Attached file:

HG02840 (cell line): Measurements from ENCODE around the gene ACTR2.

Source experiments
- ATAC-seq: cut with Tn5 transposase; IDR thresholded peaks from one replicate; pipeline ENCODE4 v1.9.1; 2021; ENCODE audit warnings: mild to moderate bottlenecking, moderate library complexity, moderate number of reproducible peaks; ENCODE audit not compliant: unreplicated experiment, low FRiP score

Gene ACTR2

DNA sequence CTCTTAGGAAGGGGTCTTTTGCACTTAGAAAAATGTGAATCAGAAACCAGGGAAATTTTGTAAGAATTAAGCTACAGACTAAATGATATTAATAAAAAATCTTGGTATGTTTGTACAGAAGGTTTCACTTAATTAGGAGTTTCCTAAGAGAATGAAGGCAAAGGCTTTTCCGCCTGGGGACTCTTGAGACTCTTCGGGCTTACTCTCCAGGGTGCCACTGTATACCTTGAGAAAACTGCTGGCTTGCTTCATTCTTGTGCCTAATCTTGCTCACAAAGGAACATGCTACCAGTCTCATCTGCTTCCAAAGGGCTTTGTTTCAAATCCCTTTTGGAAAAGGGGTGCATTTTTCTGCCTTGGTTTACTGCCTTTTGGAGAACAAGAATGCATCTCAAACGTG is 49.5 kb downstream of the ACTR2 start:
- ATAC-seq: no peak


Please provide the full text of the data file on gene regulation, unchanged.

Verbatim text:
HG02840 (cell line): Measurements from ENCODE around the gene ACTR2.

Source experiments
- ATAC-seq: cut with Tn5 transposase; IDR thresholded peaks from one replicate; pipeline ENCODE4 v1.9.1; 2021; ENCODE audit warnings: mild to moderate bottlenecking, moderate library complexity, moderate number of reproducible peaks; ENCODE audit not compliant: unreplicated experiment, low FRiP score

Gene ACTR2

DNA sequence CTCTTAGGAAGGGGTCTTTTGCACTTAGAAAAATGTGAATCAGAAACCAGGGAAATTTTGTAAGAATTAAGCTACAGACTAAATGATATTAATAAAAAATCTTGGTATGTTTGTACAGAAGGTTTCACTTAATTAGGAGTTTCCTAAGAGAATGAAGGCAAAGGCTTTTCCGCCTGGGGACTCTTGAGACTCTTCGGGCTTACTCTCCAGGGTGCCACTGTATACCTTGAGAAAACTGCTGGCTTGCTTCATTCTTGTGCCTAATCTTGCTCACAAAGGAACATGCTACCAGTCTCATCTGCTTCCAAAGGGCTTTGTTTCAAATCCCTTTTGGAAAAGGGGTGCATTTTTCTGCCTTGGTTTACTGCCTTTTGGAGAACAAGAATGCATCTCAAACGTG is 49.5 kb downstream of the ACTR2 start:
- ATAC-seq: no peak